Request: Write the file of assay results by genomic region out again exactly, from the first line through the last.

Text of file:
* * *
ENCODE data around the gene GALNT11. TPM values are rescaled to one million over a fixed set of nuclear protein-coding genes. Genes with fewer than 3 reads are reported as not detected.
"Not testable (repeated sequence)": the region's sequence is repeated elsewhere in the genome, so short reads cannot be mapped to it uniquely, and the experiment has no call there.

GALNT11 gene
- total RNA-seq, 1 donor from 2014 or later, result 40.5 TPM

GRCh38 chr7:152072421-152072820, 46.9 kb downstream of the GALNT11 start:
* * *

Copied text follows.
ENCODE data around the gene GALNT11. TPM values are rescaled to one million over a fixed set of nuclear protein-coding genes. Genes with fewer than 3 reads are reported as not detected.
"Not testable (repeated sequence)": the region's sequence is repeated elsewhere in the genome, so short reads cannot be mapped to it uniquely, and the experiment has no call there.

GALNT11 gene
- total RNA-seq, 1 donor from 2014 or later, result 40.5 TPM

GRCh38 chr7:152072421-152072820, 46.9 kb downstream of the GALNT11 start: